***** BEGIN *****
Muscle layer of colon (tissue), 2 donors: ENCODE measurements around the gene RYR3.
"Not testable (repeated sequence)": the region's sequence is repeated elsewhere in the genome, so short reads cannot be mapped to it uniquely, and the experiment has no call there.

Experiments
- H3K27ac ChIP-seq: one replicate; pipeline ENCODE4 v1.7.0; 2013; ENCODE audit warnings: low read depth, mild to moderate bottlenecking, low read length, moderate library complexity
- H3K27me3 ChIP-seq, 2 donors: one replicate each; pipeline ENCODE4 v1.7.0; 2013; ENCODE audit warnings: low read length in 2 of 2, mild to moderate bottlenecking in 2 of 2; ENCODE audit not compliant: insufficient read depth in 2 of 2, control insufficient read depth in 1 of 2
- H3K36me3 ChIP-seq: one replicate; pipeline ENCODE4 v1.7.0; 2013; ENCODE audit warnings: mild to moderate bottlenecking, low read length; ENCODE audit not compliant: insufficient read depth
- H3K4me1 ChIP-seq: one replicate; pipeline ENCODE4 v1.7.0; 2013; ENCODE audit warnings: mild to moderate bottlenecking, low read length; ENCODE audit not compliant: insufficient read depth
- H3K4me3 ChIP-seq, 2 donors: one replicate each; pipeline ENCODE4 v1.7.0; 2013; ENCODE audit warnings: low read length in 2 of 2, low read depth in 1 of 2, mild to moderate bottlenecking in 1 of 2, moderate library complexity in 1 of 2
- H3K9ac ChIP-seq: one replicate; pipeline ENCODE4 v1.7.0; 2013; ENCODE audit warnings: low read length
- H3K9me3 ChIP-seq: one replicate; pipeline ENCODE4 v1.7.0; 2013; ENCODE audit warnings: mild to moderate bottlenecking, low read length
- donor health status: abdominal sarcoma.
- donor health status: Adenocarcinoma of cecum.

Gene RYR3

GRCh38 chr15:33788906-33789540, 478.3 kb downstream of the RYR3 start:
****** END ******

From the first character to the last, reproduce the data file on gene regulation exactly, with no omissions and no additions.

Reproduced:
Muscle layer of colon (tissue), 2 donors: ENCODE measurements around the gene RYR3.
"Not testable (repeated sequence)": the region's sequence is repeated elsewhere in the genome, so short reads cannot be mapped to it uniquely, and the experiment has no call there.

Experiments
- H3K27ac ChIP-seq: one replicate; pipeline ENCODE4 v1.7.0; 2013; ENCODE audit warnings: low read depth, mild to moderate bottlenecking, low read length, moderate library complexity
- H3K27me3 ChIP-seq, 2 donors: one replicate each; pipeline ENCODE4 v1.7.0; 2013; ENCODE audit warnings: low read length in 2 of 2, mild to moderate bottlenecking in 2 of 2; ENCODE audit not compliant: insufficient read depth in 2 of 2, control insufficient read depth in 1 of 2
- H3K36me3 ChIP-seq: one replicate; pipeline ENCODE4 v1.7.0; 2013; ENCODE audit warnings: mild to moderate bottlenecking, low read length; ENCODE audit not compliant: insufficient read depth
- H3K4me1 ChIP-seq: one replicate; pipeline ENCODE4 v1.7.0; 2013; ENCODE audit warnings: mild to moderate bottlenecking, low read length; ENCODE audit not compliant: insufficient read depth
- H3K4me3 ChIP-seq, 2 donors: one replicate each; pipeline ENCODE4 v1.7.0; 2013; ENCODE audit warnings: low read length in 2 of 2, low read depth in 1 of 2, mild to moderate bottlenecking in 1 of 2, moderate library complexity in 1 of 2
- H3K9ac ChIP-seq: one replicate; pipeline ENCODE4 v1.7.0; 2013; ENCODE audit warnings: low read length
- H3K9me3 ChIP-seq: one replicate; pipeline ENCODE4 v1.7.0; 2013; ENCODE audit warnings: mild to moderate bottlenecking, low read length
- donor health status: abdominal sarcoma.
- donor health status: Adenocarcinoma of cecum.

Gene RYR3

GRCh38 chr15:33788906-33789540, 478.3 kb downstream of the RYR3 start: